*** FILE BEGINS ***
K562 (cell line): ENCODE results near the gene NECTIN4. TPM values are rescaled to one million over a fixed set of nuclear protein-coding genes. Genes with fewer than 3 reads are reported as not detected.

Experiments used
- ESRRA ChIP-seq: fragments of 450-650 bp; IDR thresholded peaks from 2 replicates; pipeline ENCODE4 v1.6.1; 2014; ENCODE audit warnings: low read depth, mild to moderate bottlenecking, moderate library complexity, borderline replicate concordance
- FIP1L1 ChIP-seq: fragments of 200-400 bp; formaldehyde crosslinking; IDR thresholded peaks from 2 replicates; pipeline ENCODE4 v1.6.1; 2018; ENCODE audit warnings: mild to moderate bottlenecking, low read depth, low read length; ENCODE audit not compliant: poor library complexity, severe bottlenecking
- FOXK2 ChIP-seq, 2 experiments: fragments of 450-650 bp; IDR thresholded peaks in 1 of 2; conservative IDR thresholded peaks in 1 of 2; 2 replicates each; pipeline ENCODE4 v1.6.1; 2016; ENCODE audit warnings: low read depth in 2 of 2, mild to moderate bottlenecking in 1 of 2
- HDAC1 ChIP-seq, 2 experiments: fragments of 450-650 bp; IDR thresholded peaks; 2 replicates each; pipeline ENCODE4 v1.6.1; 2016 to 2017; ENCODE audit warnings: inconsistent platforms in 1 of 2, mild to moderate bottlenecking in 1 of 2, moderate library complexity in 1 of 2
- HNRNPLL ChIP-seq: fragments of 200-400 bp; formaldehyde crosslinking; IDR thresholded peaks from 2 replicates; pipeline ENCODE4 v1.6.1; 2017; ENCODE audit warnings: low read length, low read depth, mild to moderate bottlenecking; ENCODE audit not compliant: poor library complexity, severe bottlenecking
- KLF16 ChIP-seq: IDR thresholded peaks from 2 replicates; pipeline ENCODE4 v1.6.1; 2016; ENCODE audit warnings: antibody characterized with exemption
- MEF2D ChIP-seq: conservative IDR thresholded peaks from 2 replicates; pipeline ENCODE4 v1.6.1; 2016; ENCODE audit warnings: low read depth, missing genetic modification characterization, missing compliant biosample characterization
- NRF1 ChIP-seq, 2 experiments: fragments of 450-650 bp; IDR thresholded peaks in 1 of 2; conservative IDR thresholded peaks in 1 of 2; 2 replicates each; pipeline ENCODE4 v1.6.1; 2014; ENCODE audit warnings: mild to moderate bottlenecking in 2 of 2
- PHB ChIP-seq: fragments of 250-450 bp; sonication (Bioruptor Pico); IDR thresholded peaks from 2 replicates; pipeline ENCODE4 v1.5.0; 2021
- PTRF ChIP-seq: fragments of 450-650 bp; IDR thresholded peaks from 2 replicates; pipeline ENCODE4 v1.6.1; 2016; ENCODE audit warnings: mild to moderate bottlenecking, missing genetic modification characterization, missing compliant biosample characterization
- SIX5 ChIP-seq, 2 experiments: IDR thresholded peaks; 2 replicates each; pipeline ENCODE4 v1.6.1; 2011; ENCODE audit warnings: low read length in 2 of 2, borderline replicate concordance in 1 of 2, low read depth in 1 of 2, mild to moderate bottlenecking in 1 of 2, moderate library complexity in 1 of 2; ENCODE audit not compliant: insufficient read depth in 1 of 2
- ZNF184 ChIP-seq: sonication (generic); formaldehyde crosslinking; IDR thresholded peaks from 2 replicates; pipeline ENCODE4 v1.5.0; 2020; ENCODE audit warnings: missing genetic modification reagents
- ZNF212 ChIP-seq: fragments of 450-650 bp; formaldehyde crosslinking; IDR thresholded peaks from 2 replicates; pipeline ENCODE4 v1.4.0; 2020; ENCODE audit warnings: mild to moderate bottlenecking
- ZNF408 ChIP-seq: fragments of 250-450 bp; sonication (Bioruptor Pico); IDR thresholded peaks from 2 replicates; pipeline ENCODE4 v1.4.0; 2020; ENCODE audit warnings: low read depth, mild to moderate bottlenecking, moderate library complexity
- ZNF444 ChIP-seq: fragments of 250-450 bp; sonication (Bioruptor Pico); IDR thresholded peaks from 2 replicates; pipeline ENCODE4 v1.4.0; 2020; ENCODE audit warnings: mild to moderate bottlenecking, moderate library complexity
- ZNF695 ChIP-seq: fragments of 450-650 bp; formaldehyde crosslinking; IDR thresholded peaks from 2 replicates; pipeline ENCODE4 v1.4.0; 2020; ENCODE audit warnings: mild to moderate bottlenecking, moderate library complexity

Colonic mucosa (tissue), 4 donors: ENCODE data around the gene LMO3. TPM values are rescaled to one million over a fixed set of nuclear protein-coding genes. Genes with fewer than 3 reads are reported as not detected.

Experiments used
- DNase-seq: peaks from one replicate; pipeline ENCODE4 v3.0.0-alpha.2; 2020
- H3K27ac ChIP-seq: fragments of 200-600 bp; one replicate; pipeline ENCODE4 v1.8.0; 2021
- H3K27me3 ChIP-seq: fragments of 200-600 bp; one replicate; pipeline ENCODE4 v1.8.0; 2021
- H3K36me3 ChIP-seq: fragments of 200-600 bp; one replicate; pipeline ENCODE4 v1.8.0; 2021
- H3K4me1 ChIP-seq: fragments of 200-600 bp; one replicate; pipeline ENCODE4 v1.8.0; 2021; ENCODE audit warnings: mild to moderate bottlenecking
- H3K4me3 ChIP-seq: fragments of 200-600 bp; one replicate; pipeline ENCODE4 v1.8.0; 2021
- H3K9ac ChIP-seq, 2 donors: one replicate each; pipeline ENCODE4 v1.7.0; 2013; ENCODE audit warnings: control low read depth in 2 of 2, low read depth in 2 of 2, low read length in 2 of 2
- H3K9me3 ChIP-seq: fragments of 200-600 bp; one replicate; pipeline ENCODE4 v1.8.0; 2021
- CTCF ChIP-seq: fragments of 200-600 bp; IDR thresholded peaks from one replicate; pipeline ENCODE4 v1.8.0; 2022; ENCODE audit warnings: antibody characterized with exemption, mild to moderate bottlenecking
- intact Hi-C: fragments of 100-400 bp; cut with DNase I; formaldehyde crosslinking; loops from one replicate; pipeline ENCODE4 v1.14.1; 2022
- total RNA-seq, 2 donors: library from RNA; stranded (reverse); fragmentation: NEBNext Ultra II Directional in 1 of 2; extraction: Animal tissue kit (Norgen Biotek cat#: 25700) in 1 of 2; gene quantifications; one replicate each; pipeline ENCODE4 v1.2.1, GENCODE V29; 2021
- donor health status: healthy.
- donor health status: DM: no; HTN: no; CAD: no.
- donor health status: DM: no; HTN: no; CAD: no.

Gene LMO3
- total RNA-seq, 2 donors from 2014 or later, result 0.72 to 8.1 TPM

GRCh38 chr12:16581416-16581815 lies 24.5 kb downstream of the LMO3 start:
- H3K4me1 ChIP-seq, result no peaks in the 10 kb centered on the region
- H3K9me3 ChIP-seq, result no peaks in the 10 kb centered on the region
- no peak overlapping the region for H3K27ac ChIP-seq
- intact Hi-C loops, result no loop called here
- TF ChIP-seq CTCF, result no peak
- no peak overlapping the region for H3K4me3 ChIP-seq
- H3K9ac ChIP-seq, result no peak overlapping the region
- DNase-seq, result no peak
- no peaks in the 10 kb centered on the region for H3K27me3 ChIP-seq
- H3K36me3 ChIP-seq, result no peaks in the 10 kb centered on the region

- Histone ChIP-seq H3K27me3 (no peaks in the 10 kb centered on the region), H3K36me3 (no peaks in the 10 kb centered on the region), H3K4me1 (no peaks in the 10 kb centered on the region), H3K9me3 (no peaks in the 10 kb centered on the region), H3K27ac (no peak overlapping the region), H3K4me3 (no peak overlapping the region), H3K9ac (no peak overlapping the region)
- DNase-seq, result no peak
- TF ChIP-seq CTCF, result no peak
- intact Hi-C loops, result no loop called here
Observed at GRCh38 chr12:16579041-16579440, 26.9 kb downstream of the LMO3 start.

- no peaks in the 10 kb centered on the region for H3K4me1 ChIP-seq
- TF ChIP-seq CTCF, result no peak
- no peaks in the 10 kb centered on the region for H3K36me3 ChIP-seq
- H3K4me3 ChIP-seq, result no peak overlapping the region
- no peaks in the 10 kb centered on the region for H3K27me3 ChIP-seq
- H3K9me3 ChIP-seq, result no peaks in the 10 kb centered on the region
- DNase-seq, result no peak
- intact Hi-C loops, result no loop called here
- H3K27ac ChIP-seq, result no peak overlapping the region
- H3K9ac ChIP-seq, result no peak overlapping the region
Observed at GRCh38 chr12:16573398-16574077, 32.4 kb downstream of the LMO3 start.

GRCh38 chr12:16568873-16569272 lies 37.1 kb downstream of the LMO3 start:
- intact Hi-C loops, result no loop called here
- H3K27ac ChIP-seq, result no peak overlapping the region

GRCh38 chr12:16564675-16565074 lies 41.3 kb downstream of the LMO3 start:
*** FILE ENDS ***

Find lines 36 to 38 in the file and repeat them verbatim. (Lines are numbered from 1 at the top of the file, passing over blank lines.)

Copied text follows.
- total RNA-seq, 2 donors from 2014 or later, result 0.72 to 8.1 TPM

GRCh38 chr12:16581416-16581815 lies 24.5 kb downstream of the LMO3 start:
- H3K4me1 ChIP-seq, result no peaks in the 10 kb centered on the region